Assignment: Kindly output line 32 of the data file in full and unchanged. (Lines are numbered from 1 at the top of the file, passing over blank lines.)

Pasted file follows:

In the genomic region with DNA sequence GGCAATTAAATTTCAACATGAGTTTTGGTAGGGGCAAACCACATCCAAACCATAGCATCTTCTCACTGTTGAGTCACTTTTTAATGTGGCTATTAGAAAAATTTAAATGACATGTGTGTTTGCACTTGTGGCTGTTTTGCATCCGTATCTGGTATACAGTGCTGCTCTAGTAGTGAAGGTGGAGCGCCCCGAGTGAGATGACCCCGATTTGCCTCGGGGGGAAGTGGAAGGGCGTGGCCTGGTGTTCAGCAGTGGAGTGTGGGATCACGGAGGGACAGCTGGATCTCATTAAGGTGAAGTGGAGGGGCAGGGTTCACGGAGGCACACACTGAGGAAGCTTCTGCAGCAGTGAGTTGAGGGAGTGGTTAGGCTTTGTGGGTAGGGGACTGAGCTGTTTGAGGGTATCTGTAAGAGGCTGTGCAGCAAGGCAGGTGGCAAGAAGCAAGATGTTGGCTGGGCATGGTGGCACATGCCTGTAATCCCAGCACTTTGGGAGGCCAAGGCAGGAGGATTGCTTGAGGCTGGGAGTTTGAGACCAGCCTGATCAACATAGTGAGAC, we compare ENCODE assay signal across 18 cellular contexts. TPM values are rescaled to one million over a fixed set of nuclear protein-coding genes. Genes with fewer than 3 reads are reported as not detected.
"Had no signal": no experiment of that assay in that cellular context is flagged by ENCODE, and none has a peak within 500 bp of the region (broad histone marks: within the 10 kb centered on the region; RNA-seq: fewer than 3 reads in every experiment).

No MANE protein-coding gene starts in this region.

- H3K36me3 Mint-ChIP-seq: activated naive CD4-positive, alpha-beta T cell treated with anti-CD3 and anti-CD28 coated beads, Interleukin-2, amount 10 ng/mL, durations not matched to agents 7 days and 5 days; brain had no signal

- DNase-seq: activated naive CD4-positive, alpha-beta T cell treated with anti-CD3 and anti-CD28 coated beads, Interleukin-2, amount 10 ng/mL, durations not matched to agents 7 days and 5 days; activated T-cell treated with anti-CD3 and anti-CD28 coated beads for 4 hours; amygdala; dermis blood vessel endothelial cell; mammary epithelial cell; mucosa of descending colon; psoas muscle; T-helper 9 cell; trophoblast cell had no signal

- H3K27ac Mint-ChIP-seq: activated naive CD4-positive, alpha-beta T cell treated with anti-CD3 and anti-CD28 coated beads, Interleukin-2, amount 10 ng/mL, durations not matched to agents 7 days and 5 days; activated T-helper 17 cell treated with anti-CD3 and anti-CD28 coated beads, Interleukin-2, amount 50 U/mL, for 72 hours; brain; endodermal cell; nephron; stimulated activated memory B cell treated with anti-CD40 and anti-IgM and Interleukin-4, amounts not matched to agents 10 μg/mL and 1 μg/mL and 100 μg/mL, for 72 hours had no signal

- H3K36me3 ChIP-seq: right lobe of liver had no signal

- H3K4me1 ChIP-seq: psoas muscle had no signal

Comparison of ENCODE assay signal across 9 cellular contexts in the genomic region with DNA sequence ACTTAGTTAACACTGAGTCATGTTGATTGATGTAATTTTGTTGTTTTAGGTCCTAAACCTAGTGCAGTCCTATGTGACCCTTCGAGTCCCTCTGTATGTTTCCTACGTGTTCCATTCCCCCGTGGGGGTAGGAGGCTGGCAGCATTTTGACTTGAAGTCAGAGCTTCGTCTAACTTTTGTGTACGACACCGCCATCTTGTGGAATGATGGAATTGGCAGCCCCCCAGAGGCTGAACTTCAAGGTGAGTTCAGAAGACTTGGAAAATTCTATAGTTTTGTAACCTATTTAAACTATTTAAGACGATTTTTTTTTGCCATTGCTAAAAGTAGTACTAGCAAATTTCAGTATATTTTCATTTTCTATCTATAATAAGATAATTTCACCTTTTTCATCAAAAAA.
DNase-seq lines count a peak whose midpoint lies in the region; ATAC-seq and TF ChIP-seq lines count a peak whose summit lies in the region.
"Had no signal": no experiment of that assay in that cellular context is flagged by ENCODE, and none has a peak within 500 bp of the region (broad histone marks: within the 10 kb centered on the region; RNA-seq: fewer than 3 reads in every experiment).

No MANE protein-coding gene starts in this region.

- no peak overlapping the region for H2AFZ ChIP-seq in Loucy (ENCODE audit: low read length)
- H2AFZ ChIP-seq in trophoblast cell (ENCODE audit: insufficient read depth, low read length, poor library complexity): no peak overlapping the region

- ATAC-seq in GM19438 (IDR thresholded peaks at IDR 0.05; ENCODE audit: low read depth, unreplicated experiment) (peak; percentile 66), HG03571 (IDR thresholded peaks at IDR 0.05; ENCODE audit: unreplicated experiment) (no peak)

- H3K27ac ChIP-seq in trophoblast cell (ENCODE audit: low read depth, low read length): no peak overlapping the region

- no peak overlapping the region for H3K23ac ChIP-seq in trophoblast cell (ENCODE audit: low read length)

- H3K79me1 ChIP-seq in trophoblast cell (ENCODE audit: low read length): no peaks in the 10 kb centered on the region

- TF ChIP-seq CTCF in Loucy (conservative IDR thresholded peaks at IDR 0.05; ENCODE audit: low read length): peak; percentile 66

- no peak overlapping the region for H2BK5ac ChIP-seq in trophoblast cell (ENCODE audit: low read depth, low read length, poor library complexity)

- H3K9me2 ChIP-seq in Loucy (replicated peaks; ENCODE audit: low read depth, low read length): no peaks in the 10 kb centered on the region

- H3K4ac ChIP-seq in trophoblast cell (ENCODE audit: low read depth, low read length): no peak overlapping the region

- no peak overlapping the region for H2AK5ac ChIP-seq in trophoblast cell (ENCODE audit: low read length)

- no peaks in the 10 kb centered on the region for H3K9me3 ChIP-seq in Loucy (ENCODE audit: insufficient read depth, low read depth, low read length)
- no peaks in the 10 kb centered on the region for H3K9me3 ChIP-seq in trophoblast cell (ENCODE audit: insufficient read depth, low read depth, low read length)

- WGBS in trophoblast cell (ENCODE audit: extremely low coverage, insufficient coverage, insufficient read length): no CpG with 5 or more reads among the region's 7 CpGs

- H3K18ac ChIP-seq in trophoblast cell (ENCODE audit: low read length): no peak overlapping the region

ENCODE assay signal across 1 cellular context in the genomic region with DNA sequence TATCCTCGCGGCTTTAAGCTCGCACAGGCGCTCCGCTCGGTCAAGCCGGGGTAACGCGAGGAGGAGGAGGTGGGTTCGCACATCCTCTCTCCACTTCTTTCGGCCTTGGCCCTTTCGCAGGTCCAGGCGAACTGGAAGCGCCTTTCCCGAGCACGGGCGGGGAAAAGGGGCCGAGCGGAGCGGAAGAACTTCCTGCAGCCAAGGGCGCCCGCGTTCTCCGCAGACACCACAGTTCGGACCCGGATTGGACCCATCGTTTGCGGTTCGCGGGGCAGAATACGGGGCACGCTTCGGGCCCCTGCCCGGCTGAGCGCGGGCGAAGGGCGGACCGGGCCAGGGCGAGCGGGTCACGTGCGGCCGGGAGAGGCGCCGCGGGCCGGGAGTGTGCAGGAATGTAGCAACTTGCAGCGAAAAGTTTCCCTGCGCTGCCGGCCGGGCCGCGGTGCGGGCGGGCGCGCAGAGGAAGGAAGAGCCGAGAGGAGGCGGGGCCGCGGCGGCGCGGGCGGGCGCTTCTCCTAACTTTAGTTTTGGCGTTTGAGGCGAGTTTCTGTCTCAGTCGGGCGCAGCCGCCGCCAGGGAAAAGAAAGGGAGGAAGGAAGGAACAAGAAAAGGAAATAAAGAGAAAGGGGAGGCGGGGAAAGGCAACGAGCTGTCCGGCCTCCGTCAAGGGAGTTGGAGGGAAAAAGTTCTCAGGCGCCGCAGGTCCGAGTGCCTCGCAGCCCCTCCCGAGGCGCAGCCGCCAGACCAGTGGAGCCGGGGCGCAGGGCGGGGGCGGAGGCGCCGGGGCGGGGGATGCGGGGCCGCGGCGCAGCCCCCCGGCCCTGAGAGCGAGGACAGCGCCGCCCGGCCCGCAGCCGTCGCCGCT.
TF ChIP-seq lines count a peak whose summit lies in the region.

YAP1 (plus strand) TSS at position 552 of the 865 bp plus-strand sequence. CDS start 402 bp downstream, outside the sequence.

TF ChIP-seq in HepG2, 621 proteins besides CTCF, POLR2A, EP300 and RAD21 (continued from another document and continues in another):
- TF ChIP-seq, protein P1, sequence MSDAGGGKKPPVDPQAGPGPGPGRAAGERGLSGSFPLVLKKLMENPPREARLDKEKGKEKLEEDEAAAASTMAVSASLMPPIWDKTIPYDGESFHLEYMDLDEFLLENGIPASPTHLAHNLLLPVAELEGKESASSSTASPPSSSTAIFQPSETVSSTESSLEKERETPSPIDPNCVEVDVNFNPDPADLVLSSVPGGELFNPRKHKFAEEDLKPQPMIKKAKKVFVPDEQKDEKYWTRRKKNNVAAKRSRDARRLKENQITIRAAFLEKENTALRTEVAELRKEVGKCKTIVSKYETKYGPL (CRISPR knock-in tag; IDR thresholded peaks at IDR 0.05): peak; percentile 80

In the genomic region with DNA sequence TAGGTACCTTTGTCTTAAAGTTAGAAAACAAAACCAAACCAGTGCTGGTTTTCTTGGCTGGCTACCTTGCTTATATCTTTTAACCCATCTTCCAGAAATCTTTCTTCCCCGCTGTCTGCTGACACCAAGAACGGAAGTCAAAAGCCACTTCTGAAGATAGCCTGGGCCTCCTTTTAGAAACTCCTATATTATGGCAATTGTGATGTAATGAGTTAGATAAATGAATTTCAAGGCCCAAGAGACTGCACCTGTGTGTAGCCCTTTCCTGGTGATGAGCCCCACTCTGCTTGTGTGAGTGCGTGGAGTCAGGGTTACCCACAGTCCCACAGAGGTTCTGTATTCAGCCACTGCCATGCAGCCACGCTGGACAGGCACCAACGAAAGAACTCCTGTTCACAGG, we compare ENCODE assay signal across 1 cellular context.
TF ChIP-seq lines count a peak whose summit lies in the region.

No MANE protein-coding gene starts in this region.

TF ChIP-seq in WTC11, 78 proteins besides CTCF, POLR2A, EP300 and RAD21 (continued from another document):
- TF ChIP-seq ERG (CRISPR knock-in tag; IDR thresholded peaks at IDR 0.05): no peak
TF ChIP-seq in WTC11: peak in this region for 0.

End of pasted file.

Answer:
- TF ChIP-seq, protein P1, sequence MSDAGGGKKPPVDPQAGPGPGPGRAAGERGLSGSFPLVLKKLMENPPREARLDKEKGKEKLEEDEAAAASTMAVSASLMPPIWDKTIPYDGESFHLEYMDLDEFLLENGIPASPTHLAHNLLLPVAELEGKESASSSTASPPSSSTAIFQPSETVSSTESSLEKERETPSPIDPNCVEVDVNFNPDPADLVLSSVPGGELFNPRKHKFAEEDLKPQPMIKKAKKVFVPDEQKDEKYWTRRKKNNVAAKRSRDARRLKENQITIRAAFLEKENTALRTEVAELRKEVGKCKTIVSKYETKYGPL (CRISPR knock-in tag; IDR thresholded peaks at IDR 0.05): peak; percentile 80